17. The Rise & Fall of the Seljuk Turks

Recent Political Converts to Islam

The Bedouins had invaded Persia from the south to institute their religion of Islam in the 600s. Three hundred years later the Seljuk Turks conquered Persia from the north. The Seljuk Turks like the Normans in Europe had no religious agenda. They just wanted power. Quite consciously they converted to Islam in order to more effectively take over political control of the country. Further they converted to Sunni Islam in order to wage war on the Shiite Muslims who were rulers of large parts of the Arab world.

These Turks were neither Arab nor Persian and so were foreign rulers, just as the Normans in Europe, or the Mongols in China. The Turks were not loved by the Arabs under them any more than the Normans were loved by the Celts, Angles and Saxons in England, or the Mongols were loved in China. Indeed the Arabs were looking to take advantage of any Turkish weakness. This was the same in Europe and in China where the underclass was looking to take advantage of weakness in the ruling class, which was of a different culture. The results were similar - having little to do with Christianity, Islam, or Confucianism and much more to do with power and cultural preservation.

Fragmentation and Inner Power Struggles

The Seljuk Turks exhibit an important historical mechanism. Initially a somewhat nomadic Warrior Culture becomes the ruling Military Aristocracy of a sedentary Agri-culture.[1] Second comes the assimilation of the ruling Warrior culture into the conquered Agri-culture. The third part of this particular historical political mechanism has to do with fragmentation and inner struggle. The Greek empire created by Alexander fragmented almost immediately after his death. The Mongol Empire after Genghis fragmented. The Arab Empire after Mohammed fragmented into Sunni and Shiite. The Roman Christian Empire fragmented into Catholic and Eastern Orthodox. The Catholic Empire split into Protestant and Catholic.

After their original expansion, the Seljuk Turks soon fragmented into warring tribes. While consolidated they were invincible, but now that they were warring amongst themselves they always had to watch their backs from internal treachery.

About the time of the first Crusades, the Muslim Empire was severely fragmented with the center of power dispersed. Many rivalries had emerged, just as they had in Christianity. Many leaders were more interested in their own individual power than in the ideals of Mohammed. There were at least three competing sects of Islam. Then there was the rivalry between the cultures of the Arab, Persian, and Turk, each having a distinct language far different then French and Italian. Finally there were the tribal animosities. There was continual infighting amongst the Arabs just as with the Turks with each petty chieftain atttempting to carve out his own kingdom.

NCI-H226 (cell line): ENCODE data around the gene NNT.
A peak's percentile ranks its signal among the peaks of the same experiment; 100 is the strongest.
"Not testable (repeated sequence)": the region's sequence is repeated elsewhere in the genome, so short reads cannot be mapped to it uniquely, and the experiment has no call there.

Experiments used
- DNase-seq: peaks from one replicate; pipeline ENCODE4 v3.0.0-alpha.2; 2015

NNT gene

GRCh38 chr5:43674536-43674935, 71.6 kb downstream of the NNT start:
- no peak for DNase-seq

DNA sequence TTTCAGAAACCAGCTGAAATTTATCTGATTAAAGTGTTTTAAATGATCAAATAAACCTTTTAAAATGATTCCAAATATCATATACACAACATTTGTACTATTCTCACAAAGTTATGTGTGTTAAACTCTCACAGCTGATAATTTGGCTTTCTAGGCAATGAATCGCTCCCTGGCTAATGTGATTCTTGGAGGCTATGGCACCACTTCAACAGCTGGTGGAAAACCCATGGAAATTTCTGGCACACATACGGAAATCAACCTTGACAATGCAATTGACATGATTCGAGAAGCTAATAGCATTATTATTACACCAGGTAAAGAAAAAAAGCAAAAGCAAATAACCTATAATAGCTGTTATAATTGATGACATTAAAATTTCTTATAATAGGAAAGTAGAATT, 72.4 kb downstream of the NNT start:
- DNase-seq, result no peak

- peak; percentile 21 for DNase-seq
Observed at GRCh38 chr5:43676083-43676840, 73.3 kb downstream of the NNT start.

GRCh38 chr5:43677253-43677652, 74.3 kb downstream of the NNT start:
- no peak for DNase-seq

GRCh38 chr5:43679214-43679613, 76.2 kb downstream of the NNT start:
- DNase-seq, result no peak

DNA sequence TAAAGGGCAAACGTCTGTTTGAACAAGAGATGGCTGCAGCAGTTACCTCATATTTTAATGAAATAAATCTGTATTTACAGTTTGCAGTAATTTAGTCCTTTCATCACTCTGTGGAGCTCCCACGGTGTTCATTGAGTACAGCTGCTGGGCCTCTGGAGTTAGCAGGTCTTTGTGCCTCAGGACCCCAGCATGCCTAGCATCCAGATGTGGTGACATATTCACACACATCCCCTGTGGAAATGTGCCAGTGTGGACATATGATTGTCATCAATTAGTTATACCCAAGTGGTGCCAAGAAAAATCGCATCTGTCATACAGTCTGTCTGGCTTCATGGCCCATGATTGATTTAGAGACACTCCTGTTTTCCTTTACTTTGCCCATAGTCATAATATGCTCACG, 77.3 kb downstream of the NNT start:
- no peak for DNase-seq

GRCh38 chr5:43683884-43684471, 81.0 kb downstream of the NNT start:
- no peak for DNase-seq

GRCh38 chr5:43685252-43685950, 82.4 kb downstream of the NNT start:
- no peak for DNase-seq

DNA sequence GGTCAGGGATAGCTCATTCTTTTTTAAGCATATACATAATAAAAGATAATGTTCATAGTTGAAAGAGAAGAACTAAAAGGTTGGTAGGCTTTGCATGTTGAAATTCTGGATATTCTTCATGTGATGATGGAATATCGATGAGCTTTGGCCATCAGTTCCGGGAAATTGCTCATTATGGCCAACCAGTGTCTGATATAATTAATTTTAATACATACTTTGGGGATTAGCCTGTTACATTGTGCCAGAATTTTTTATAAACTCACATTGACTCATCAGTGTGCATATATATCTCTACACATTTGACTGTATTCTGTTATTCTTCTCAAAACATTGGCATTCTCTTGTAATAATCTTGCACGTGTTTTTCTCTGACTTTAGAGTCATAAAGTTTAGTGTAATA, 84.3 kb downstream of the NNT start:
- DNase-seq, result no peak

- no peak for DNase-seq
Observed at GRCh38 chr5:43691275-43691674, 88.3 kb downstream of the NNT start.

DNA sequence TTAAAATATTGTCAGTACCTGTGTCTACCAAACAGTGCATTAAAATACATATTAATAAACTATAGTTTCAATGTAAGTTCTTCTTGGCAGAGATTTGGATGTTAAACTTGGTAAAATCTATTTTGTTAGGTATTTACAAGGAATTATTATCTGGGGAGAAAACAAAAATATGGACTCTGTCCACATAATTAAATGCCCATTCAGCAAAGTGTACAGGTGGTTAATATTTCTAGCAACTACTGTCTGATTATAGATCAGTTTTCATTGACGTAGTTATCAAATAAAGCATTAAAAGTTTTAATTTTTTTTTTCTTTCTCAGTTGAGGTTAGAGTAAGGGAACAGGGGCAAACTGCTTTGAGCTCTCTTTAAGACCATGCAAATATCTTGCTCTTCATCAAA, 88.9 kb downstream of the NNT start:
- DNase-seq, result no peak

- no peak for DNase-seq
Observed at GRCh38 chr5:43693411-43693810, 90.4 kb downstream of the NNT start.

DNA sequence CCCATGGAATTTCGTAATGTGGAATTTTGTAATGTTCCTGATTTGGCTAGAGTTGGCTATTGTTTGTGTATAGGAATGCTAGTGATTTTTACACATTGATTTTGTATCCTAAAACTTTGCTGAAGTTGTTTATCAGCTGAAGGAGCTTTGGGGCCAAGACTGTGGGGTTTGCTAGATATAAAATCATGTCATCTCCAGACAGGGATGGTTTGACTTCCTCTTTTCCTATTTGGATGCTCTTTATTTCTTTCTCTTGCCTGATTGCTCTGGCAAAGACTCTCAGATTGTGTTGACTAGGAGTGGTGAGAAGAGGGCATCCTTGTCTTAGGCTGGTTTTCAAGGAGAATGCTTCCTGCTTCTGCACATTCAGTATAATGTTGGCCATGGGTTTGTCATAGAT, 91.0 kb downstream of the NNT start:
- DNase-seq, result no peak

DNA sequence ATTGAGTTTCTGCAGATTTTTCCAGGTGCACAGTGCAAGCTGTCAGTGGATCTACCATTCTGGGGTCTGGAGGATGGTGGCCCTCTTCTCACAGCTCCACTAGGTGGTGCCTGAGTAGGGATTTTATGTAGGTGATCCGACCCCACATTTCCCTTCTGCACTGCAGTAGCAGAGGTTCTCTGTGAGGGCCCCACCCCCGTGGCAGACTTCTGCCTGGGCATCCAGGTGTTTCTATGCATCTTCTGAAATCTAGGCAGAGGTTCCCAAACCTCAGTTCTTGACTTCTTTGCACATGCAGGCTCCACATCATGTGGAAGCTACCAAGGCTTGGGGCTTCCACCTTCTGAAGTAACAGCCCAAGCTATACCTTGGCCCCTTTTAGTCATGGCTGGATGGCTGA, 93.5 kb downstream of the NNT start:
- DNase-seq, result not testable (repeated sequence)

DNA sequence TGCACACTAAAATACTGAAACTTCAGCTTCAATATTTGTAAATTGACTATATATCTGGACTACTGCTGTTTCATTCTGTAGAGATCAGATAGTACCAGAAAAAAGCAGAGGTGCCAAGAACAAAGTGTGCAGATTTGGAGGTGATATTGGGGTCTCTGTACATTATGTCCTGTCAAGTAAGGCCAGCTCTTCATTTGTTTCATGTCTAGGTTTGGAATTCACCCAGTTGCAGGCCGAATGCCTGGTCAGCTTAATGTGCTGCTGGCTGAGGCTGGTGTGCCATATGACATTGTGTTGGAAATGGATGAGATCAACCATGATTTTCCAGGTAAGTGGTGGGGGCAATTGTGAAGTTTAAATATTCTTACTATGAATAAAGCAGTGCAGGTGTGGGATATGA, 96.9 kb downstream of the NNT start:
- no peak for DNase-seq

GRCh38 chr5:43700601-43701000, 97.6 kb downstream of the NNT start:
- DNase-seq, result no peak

Hoping to exploit these internal Islamic conflicts the Christian world embarked on an invasion of their territory. Instead this galvanized the Islamic world.

The Islamic Revival & the King’s Crusade (1189-92)

While Jerusalem was a minor holding for the Islam Empire, the fact that they had been attacked and defeated by a Christian army from the backwards area of Europe inspired the Muslims to reunite behind the Kurds for a reverse Crusade. In 1187, less than 100 years after the Europeans had ‘liberated’ Jerusalem, Saladin, a great leader who had united the Islamic empire, recaptured Jerusalem.

In response the Pope issued a call for another Crusade, the 3rd (1189-1192). (The 2nd fizzled for lack of cooperation.) Pressured by their subjects to participate the kings of France and England, and the Holy Roman Emperor led this undertaking. Although continual infighting for absolute command weakened the European powers King Richard of England was on the verge of recapturing Jerusalem for the European Christians, when he received news from England that his brother Prince John was attempting to usurp his throne. He looked around – saw poisoned wells, dry soil, and a hostile environment. Rather than kill any more Christians or Moslems for this desolate land, he turned around and went home.

This invisible working of Allah’s hand, operating in mysterious ways, inspired the Moslems. With renewed vigor under Saladin’s command, they swept the area clean of European Christians. Those who had money were ransomed; most of the rest, primarily peasantry, were escorted to the coast and put on boats back to Europe. The Christian Italian merchants sold most of them into slavery, making a quick easy profit. Christians taking advantage of Christians - a common scenario. The Levant was returned to normal.



[1] This Bronze Age political structure is explored more thoroughly in the Tao of China.

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